It’s good for a business to run like a girl
The narrative of women in positions of strength and leadership is increasingly common in the United States, and it’s reflected directly in our workforce.
And as having women in leadership positions becomes more common, it also gains more research attention — which has shown some really cool trends among large corporations, for example:
- Having a woman on the board is associated with better performance.
- Having more women in leadership is associated with higher returns on equity, valuations, and payout of dividends, as well as better stock performance.
What’s different with women in leadership?
As we see more female leadership and the bottom-line benefits, it makes sense to ask where the difference comes from.
Women can contribute a vital voice that challenges traditional practices which may not have seemed like problems, even though they were unintentionally holding progress at bay.
Ruben says, “Something I’ve seen in working at PixelMark with Tiffany as business partner, and having Sharon and Amanda in leadership roles, is that they bring a totally different perspective to the table. There’s also better communication flow. There have been so many times when I thought I heard the client say something, but Tiffany will bring up that it was the complete opposite, and 9 times outta 10, she’s right!”
Due to a complex cocktail (probably a cosmo) of biology, social influence, and history, businesses are finding that women in leadership are more likely than men to:
- Consider qualified women for leadership positions (click here for more)
- Work collaboratively to find solutions, and mentor future leaders ( … and here for more)
- Multi-task without dropping the ball (last, but not least, click here for more)
- Take risks that make sense (changed my mind. One more. Women’s prerogative, right? Click here)
But what about regular businesses?
Non-Fortune 500 businesses also benefit big time from having skilled women in leadership. The same tendencies toward collaboration and skilled multi-tasking benefit companies of all sizes.
These strong women are moms, multi-tasking fiends, and excellent communicators. They keep the PixelMark heart pumping and collaborate thoughtfully with our team members to make sure we continue to give our clients the best possible service.
“Another area of strength I’ve noticed about women in leadership is that ego doesn’t get in the way often. For example: if a client is upset about something, I’m more likely to get defensive, build a position as to why it’s not my fault, and then try to convince the client. Whereas with Tiffany, tends to immediately shift gears to clarify the problem and make it right with the client, regardless of whether or not it was our fault,” says Ruben.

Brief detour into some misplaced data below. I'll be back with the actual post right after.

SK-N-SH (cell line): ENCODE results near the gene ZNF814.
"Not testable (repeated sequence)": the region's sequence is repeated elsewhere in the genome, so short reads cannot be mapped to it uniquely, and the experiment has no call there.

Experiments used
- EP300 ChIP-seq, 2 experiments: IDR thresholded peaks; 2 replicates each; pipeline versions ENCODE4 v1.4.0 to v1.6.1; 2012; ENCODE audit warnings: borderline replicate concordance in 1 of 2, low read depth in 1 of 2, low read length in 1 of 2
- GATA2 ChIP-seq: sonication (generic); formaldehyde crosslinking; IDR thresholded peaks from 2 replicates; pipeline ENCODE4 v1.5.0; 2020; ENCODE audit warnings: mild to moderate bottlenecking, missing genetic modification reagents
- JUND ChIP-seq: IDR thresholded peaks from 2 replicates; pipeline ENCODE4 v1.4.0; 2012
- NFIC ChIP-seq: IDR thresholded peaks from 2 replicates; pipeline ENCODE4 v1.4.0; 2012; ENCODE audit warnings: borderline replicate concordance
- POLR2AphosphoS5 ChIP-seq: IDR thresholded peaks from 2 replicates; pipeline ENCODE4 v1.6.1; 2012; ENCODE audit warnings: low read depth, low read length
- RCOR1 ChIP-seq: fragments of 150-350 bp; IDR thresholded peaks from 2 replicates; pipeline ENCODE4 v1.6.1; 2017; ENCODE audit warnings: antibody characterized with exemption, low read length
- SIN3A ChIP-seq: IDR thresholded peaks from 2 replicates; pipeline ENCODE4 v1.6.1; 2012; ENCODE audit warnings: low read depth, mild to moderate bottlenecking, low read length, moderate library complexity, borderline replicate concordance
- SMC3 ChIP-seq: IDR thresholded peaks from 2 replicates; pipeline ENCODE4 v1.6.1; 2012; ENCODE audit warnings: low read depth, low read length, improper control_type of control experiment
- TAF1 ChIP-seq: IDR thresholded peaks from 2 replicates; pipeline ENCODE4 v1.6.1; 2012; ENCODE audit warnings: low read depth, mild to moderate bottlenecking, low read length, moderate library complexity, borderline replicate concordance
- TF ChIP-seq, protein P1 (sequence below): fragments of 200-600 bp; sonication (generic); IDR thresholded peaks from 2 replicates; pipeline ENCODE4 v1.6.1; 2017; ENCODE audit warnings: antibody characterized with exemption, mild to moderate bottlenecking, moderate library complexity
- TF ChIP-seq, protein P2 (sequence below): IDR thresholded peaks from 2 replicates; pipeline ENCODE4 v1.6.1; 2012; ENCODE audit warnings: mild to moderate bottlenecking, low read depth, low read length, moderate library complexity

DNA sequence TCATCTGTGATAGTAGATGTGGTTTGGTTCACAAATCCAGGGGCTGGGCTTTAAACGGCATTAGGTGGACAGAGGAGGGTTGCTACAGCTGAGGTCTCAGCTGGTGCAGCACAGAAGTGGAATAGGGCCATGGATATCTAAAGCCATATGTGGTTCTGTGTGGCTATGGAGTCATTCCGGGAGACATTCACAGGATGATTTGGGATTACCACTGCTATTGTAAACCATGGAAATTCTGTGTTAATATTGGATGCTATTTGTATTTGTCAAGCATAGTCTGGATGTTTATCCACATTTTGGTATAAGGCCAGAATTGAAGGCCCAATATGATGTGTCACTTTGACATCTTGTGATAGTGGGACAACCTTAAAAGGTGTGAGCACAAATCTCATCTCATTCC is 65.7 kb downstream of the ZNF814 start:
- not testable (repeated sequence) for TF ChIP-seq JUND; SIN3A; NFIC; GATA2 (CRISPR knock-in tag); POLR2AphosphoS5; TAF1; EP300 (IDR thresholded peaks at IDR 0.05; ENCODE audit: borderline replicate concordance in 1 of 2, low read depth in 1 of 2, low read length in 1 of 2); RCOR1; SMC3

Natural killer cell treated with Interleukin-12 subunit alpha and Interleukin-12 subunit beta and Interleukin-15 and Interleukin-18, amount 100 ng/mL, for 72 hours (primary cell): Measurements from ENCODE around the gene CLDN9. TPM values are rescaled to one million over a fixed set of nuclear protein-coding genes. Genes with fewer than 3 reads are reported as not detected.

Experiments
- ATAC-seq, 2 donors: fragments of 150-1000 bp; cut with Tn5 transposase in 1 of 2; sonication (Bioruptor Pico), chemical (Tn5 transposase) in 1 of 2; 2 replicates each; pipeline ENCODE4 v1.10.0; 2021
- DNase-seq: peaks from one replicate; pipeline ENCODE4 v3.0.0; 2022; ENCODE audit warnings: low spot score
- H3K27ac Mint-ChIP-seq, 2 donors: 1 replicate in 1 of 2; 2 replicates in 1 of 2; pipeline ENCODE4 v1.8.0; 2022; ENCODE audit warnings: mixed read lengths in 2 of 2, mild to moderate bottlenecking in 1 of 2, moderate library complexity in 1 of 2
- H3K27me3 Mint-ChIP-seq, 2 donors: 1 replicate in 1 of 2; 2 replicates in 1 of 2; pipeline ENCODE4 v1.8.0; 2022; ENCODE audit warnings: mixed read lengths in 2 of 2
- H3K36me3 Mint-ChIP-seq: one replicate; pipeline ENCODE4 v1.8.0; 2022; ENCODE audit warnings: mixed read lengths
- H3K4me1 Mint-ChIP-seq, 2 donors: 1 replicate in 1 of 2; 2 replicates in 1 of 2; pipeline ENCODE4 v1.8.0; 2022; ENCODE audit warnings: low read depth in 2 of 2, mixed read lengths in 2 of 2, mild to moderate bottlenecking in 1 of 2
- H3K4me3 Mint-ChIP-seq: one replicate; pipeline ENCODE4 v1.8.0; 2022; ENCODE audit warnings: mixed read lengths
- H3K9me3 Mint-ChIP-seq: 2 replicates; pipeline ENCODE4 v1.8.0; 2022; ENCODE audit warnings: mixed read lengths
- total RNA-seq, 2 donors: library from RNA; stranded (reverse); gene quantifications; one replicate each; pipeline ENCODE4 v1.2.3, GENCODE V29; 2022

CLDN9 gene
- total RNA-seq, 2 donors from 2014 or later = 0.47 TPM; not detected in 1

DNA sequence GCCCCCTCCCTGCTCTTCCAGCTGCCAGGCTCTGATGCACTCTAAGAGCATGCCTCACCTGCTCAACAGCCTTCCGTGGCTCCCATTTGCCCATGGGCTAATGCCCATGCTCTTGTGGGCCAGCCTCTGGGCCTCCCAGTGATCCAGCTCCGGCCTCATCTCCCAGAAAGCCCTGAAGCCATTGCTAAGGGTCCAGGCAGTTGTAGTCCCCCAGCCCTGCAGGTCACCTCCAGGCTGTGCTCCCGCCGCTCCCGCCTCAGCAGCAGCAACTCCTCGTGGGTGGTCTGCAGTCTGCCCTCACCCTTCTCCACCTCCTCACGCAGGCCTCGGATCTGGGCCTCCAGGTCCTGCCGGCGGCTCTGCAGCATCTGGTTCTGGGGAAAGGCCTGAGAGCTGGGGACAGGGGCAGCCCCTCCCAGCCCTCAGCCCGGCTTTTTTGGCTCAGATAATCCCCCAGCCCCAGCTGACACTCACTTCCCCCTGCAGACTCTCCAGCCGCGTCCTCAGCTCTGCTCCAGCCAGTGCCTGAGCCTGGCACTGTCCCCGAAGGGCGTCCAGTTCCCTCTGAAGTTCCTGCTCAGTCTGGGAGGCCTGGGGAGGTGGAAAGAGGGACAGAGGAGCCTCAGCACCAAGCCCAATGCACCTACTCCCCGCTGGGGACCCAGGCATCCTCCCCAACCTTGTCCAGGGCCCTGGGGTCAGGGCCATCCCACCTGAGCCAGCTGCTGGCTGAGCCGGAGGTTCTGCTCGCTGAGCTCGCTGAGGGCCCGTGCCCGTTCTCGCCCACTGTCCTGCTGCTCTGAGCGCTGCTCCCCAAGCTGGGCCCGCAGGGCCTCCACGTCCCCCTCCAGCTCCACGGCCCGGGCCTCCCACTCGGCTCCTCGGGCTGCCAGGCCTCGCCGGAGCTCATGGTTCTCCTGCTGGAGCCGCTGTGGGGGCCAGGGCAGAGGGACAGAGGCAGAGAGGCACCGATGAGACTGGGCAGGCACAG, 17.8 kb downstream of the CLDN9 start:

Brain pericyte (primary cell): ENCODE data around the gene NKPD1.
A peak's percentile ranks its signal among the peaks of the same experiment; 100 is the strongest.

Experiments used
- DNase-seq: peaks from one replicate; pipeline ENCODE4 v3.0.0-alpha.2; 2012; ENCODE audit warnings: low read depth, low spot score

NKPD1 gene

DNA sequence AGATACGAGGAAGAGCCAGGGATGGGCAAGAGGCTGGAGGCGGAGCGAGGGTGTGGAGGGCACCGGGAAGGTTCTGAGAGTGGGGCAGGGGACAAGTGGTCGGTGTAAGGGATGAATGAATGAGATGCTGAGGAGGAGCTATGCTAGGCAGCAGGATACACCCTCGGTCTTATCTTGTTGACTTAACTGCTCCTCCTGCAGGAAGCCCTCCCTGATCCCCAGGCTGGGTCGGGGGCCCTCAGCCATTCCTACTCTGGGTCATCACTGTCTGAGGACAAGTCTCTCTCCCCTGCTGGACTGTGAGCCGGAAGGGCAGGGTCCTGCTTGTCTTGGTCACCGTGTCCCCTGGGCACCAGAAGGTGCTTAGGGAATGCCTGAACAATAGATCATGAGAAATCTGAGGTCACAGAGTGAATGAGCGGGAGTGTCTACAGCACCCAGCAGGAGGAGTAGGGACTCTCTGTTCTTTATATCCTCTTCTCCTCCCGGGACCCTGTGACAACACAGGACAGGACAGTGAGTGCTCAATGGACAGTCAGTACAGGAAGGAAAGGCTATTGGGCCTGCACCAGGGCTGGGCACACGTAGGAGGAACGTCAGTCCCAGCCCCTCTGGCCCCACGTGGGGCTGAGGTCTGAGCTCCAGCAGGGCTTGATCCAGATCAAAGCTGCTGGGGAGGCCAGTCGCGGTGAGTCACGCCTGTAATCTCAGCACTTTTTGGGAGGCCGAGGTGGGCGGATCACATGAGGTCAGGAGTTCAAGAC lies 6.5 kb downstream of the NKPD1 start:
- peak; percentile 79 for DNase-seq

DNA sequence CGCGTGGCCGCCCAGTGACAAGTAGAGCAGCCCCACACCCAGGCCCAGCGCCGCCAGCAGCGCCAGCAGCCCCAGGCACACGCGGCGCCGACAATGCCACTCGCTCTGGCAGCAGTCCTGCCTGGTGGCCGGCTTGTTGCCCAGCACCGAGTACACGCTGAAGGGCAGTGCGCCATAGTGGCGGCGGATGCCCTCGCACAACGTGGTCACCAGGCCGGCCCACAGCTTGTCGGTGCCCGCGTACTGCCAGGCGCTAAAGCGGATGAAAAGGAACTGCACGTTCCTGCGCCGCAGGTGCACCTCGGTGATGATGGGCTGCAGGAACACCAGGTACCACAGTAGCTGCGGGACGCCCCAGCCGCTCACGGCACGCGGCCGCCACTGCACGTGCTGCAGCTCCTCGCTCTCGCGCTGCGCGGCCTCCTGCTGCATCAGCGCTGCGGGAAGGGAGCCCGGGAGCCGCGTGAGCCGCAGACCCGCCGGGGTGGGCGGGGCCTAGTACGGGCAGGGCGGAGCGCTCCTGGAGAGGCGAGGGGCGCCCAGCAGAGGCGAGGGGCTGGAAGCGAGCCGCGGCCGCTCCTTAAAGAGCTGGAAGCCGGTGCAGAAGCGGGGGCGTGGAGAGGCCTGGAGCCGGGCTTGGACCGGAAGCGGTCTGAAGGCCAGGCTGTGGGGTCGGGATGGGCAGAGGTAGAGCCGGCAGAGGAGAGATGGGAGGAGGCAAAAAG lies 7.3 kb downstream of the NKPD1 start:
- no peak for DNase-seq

Female customers respond to female perspectives
There’s been a fascinating trend in advertising, as the perspective has shifted from being predominantly focused on “fixing” women (more here), to celebrating and empowering women.
A shining example of this was the hugely successful Dove “Real Beauty” campaign, that not only generated a whole new generation of loyal female Dove users, but may even have influenced a movement among women that broadened long-held definitions of beauty.
While we’re talking about influence, there’s also a movement among female business owners that not only celebrates the female perspective and its role in making businesses stronger, it makes a literal space for it!
Click here to read about the Hivery, a co-working space that buzzes with women helping boost each other’s creativity and network.
Lasso of truth time: What are your strengths and needs?
Whether you’re a girl-powered company or not, PixelMark has a team of marketing experts that would love to help you grow and succeed in reaching both your male and female customers.
Contact us today to set up a free 2-hour business consultation to gain a better perspective on your business’s areas of strength and potential.
Wonder Woman photo courtesy of Pixabay, via ErickaWhittlieb.